Liberals vs Conservatives: Who’s Right?

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by Elizabeth Casey,

from Psychology 1001,

Why exactly is it that liberals and conservatives don’t seem to understand each other? Is one side just deluded? This NY Times article about social psychologist Jonathan Haidt’s book The Righteous Mind: Why Good People are Divided by Politics and Religion offers up his perspective: they simply have different moral foundations.

In his book, Haidt begins by pointing out that emotions guide most of what we do, since scans of the brain show that we make decisions extremely quickly. With this in mind, Haidt says that there are a few major concepts that underscore different styles of morality: care, fairness, liberty, loyalty, authority and sanctity.

Clashes result from which ones are emphasized: liberals put a lot of weight on care, fairness, and liberty, while conservatives place more emphasis on loyalty, authority, and sanctity. This can cause fierce battles, but despite the way they fight, neither side is right or wrong, says Haidt – they’re just different.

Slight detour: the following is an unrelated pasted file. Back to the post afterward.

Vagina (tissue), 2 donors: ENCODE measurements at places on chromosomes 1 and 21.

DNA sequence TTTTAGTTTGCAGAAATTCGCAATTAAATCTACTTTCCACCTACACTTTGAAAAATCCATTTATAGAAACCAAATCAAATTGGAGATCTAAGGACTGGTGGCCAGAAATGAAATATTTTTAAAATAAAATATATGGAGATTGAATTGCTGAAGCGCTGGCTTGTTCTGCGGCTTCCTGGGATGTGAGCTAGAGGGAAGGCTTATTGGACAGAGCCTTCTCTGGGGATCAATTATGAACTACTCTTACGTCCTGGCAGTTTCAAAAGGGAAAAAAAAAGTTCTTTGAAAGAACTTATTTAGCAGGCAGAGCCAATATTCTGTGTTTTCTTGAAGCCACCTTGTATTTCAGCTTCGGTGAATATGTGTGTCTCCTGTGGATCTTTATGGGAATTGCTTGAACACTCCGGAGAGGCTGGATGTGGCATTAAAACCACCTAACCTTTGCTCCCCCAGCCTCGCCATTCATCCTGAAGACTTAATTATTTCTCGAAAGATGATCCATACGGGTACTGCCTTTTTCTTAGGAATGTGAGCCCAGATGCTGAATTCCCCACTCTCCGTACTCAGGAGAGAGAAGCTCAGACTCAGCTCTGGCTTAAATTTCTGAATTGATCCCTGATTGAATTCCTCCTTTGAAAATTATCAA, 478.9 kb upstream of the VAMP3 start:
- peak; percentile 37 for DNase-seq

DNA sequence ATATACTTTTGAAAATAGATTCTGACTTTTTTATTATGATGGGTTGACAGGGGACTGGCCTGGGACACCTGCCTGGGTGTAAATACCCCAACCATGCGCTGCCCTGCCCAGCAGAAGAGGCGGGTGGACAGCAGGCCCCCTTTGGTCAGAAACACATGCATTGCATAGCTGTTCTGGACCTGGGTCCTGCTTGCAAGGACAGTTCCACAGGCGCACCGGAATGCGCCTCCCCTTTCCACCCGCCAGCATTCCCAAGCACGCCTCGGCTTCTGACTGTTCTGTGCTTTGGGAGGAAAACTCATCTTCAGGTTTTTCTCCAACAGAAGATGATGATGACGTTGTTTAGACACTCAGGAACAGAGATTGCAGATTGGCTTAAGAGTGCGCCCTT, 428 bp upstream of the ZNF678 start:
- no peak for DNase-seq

I think this framework does a decent job at explaining the core differences between liberals and conservatives. Being a liberal person who comes from a traditionally conservative family, I can say that I often do reject reasoning based on loyalty, authority, and sanctity, and that this is often where disagreements – whether on abortion rights, religion, relationships, or any number of issues – tend to stem from.

In a hopeful conclusion, Haidt notes that there is a simple way for these two moral schemes to peacefully coexist: listen, and compromise. Instead of engaging in cutthroat, vicious politics, we should take into account alternate views and settle for a midpoint. I like this idea, although I’m unsure how realistic it is. In a world where sound bytes and stereotyping characterize politics, peaceful consensus is a challenge.

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